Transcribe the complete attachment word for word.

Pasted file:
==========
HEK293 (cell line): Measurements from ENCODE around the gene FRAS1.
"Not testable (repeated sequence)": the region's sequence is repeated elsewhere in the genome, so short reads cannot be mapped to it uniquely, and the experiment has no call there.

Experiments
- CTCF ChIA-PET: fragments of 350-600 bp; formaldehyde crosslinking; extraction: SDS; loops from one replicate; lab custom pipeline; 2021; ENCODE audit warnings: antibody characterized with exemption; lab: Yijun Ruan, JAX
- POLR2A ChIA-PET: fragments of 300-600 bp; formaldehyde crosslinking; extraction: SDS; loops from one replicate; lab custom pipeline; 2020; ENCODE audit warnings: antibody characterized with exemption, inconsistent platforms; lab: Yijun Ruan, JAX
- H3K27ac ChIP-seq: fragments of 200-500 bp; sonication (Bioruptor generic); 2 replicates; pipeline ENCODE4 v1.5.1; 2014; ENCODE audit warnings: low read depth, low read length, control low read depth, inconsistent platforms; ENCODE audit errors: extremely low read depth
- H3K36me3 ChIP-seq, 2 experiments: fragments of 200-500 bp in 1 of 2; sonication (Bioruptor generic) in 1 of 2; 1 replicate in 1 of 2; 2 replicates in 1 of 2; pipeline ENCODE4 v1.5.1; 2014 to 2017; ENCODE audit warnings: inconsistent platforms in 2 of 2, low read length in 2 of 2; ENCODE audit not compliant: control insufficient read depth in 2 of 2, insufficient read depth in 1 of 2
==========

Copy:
HEK293 (cell line): Measurements from ENCODE around the gene FRAS1.
"Not testable (repeated sequence)": the region's sequence is repeated elsewhere in the genome, so short reads cannot be mapped to it uniquely, and the experiment has no call there.

Experiments
- CTCF ChIA-PET: fragments of 350-600 bp; formaldehyde crosslinking; extraction: SDS; loops from one replicate; lab custom pipeline; 2021; ENCODE audit warnings: antibody characterized with exemption; lab: Yijun Ruan, JAX
- POLR2A ChIA-PET: fragments of 300-600 bp; formaldehyde crosslinking; extraction: SDS; loops from one replicate; lab custom pipeline; 2020; ENCODE audit warnings: antibody characterized with exemption, inconsistent platforms; lab: Yijun Ruan, JAX
- H3K27ac ChIP-seq: fragments of 200-500 bp; sonication (Bioruptor generic); 2 replicates; pipeline ENCODE4 v1.5.1; 2014; ENCODE audit warnings: low read depth, low read length, control low read depth, inconsistent platforms; ENCODE audit errors: extremely low read depth
- H3K36me3 ChIP-seq, 2 experiments: fragments of 200-500 bp in 1 of 2; sonication (Bioruptor generic) in 1 of 2; 1 replicate in 1 of 2; 2 replicates in 1 of 2; pipeline ENCODE4 v1.5.1; 2014 to 2017; ENCODE audit warnings: inconsistent platforms in 2 of 2, low read length in 2 of 2; ENCODE audit not compliant: control insufficient read depth in 2 of 2, insufficient read depth in 1 of 2